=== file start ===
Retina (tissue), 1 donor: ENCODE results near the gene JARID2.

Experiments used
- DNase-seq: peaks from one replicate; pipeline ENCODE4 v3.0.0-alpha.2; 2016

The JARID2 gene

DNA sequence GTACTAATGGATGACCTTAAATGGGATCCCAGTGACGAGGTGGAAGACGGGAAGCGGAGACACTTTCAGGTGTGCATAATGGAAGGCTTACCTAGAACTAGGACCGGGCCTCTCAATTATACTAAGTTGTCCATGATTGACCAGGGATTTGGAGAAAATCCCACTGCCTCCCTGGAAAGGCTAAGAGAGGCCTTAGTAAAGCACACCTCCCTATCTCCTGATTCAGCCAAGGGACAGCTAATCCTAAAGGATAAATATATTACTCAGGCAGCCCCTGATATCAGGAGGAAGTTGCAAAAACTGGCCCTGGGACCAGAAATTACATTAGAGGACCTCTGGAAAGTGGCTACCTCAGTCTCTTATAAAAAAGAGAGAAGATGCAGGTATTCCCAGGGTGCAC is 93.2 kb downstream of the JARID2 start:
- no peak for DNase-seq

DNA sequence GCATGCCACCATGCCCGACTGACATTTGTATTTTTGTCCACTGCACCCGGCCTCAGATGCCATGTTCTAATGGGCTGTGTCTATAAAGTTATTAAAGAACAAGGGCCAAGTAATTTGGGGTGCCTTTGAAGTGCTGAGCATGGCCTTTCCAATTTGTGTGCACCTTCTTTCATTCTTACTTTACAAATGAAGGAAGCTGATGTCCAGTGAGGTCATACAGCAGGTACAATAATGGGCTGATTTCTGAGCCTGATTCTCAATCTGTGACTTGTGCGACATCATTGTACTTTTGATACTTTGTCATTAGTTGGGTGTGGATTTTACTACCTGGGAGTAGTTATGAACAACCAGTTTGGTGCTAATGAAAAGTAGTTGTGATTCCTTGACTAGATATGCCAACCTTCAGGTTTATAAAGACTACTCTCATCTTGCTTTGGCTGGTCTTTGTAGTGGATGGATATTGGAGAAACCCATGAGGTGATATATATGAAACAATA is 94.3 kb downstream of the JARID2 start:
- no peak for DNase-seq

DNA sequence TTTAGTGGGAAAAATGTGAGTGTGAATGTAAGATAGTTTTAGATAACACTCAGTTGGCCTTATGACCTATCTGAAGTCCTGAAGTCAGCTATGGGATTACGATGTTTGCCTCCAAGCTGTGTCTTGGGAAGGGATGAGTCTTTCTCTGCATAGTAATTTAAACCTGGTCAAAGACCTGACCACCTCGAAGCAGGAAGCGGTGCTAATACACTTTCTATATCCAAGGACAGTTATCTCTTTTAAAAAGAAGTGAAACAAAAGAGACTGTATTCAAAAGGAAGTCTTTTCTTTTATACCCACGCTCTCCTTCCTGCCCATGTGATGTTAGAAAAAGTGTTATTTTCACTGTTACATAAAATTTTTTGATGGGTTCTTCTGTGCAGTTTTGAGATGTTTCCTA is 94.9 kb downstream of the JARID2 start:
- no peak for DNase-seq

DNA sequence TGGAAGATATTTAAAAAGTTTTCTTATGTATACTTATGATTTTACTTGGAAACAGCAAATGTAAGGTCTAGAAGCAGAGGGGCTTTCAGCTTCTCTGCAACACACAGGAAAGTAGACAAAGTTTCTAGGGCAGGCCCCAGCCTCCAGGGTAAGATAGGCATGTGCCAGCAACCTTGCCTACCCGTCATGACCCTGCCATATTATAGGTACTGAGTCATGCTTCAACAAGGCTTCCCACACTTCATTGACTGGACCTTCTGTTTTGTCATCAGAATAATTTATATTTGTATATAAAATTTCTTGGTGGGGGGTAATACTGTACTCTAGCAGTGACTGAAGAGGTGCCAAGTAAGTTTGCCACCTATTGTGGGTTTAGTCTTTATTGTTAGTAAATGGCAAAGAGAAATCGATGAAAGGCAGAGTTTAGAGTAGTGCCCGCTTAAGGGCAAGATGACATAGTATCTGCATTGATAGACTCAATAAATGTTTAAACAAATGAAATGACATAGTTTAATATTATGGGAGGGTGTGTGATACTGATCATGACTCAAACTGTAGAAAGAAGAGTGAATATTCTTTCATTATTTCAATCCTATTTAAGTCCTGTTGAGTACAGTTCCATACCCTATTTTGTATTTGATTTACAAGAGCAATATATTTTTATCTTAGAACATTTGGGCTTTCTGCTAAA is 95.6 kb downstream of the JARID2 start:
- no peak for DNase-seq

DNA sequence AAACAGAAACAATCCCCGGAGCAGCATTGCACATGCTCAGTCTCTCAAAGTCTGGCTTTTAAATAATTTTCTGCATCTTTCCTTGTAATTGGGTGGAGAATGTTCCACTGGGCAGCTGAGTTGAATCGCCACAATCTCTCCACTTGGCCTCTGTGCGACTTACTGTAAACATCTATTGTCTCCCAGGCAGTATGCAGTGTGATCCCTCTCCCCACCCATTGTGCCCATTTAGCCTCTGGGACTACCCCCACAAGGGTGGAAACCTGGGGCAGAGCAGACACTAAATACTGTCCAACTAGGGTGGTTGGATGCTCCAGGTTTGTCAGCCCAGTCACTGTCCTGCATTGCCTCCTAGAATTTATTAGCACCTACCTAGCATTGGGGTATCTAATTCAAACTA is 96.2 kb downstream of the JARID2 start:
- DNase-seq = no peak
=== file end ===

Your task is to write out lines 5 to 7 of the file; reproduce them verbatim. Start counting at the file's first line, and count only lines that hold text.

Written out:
DNA sequence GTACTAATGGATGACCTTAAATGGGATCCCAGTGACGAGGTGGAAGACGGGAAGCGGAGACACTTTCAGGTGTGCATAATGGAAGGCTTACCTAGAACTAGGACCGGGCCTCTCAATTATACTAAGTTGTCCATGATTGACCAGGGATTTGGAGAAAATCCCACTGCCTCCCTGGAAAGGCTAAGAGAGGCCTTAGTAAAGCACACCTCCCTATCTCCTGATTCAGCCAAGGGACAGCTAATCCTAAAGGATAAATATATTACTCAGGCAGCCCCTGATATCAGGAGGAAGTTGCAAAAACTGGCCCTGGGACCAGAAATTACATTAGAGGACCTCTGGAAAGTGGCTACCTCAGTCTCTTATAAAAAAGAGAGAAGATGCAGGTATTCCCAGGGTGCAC is 93.2 kb downstream of the JARID2 start:
- no peak for DNase-seq

DNA sequence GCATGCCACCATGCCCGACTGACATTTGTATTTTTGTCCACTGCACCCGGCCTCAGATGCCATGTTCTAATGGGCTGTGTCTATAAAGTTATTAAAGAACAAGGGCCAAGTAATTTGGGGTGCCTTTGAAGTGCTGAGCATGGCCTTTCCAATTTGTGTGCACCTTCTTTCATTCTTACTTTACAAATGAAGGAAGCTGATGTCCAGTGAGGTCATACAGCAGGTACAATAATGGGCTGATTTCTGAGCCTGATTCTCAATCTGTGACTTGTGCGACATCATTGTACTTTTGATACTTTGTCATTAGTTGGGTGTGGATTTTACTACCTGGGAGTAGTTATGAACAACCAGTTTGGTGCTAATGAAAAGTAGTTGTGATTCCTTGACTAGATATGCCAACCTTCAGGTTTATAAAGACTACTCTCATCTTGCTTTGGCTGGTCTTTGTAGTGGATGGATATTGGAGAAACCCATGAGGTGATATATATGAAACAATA is 94.3 kb downstream of the JARID2 start: